States that have already taken the brunt of the pain due to the rash of bank failures since the beginning of 2008 look to have more trouble on the horizon.
Based on early regulatory data for 96% of the nation's approximately 8,500 banks, Illinois, Georgia and California have more than half of the 78 institutions considered undercapitalized by
as of March 31.
leads all states with 11 bank and thrift failures since the start of 2008, followed by
with nine and
, tied with Florida and Nevada with four.
In comparison, 60 banks and thrifts reported being undercapitalized per ordinary regulatory guidelines as of Dec. 31. Since 22 of those institutions have
so far, it's clear that being undercapitalized is a good indicator of an institution's risk of failure.
The preliminary list of undercapitalized banks for the first quarter doesn't include savings and loan institutions, since data was available for only 10% of the approximately 800 U.S. thrifts.
The table below lists the 78 undercapitalized banks, in order of ascending Tier 1 leverage ratio:
In order to be considered well-capitalized, a bank needs to maintain a Tier 1 leverage ratio of 5%, along with a Tier 1 risk-based capital ratio of 6% and a total risk-based capital ratio of 10%. The respective minimum ratios for a bank to be considered adequately capitalized are 4%, 4% and 10%.
Please keep in mind the following:
- The list is based on preliminary data: Only banks are included, since data for 96% of U.S. banks was available Monday from our data provider, SNL Financial. Only 10% of the data for savings and loan institutions was available. This preliminary regulatory data is often corrected or revised before being finalized.
- The data is for the banks themselves, not holding companies.
- A bank on the list may have raised capital since March 31: Most banks with capital concerns are trying very hard to raise capital any way they can. Some on the list may have raised significant capital privately since filing their March 31 call reports. If your bank is on the list, you should determine if you have any deposits that exceed the FDIC's insurance limits and consider discussing the situation with the institution.
Illinois Takes the Lead
Illinois dominated the list of undercapitalized banks. Seventeen institutions in the state have capital ratios below the minimums required to be considered adequately capitalized under ordinary regulatory capital guidelines. Four Illinois banks already have failed since the start of 2008, which ties the state with
and Nevada for third most in that time.
Most of the undercapitalized banks in Illinois were suffering from losses on construction and land development loans, as well as commercial mortgages.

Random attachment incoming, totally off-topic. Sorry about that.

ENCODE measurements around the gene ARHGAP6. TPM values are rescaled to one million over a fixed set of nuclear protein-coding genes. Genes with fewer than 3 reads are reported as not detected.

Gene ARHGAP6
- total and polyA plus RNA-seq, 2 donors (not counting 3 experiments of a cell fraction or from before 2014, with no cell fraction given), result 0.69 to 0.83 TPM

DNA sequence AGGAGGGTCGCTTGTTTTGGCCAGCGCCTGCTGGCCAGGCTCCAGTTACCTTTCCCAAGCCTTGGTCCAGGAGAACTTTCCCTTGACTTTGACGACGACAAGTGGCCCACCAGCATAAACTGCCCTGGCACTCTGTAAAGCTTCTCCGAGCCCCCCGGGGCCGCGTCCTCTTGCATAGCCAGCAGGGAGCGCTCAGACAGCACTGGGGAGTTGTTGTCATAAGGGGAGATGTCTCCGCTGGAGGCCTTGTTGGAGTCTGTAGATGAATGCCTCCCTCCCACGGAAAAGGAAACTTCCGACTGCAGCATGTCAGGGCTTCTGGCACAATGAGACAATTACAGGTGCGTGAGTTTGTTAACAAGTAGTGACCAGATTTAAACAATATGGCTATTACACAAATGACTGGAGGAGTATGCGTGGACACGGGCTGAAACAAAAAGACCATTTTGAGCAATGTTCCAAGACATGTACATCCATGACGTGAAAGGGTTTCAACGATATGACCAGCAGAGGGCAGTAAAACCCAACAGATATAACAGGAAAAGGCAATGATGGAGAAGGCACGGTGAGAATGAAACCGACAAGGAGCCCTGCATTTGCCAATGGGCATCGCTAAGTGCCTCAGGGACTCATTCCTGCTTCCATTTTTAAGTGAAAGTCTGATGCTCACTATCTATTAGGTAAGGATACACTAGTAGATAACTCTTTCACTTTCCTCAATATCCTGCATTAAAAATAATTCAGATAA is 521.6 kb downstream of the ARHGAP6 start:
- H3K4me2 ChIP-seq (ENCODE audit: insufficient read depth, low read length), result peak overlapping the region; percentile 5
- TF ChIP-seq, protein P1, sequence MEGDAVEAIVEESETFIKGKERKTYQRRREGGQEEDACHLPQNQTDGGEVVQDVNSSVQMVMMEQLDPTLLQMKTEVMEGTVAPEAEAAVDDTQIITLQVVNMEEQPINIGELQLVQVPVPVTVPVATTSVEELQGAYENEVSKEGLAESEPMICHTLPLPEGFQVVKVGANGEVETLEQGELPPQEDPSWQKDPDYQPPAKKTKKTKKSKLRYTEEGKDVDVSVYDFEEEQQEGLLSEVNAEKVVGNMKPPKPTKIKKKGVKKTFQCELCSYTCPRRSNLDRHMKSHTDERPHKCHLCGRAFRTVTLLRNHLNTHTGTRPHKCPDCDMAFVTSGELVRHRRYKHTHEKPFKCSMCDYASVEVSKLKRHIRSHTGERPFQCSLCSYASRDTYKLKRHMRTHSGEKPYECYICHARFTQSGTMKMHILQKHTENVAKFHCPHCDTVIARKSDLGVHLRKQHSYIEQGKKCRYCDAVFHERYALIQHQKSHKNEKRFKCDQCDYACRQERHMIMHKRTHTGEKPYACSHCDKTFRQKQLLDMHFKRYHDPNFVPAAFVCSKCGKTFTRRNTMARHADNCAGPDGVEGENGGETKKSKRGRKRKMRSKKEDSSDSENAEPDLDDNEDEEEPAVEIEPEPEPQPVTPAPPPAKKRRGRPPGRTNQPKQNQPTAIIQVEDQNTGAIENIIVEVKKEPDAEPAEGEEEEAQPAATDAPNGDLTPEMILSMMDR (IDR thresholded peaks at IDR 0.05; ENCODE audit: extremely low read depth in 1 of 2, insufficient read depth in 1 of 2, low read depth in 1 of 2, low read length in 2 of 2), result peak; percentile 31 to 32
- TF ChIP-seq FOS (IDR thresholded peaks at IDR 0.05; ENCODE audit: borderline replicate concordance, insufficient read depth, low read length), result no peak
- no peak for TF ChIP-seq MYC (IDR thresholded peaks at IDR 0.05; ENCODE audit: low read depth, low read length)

The largest undercapitalized Illinois bank is, by far,
Corus Bank NA
, a subsidiary of
was early in reporting on Corus's troubles from its overconcentration in condominium construction and development loans, back in
. In an early April
, the holding company expressed doubt about its viability in light of its dismal loan quality, and last week all of its top executives resigned.
So far, 14 Georgia banks have reported being undercapitalized as of March 31, which is double the total number of undercapitalized banks and thrifts in the state as of Dec. 31.
Georgia's rash of failures have provided prey for large banks in the region, like
, to pick up market share by acquiring some of the failed institutions' assets.
California had nine banks on the preliminary undercapitalized list for March 31, the largest being
California National Bank
The largest holding company that has acquired failed banks in the state is
, which took over the deposits and branches of
on Nov. 21.
van Doorn was long Riverside Banking Company, the holding company for Riverside National Bank of Florida, of Fort Pierce, holding shares acquired while employed at the institution.
Philip W. van Doorn joined TheStreet.com Ratings Inc., in February 2007. He is the senior analyst responsible for assigning financial strength ratings to banks and savings and loan institutions. He also comments on industry and regulatory trends. Mr. van Doorn has fifteen years experience, having served as a loan operations officer at Riverside National Bank in Fort Pierce, Florida, and as a credit analyst at the Federal Home Loan Bank of New York, where he monitored banks in New York, New Jersey and Puerto Rico. Mr. van Doorn has additional experience in the mutual fund and computer software industries. He holds a Bachelor of Science in business administration from Long Island University.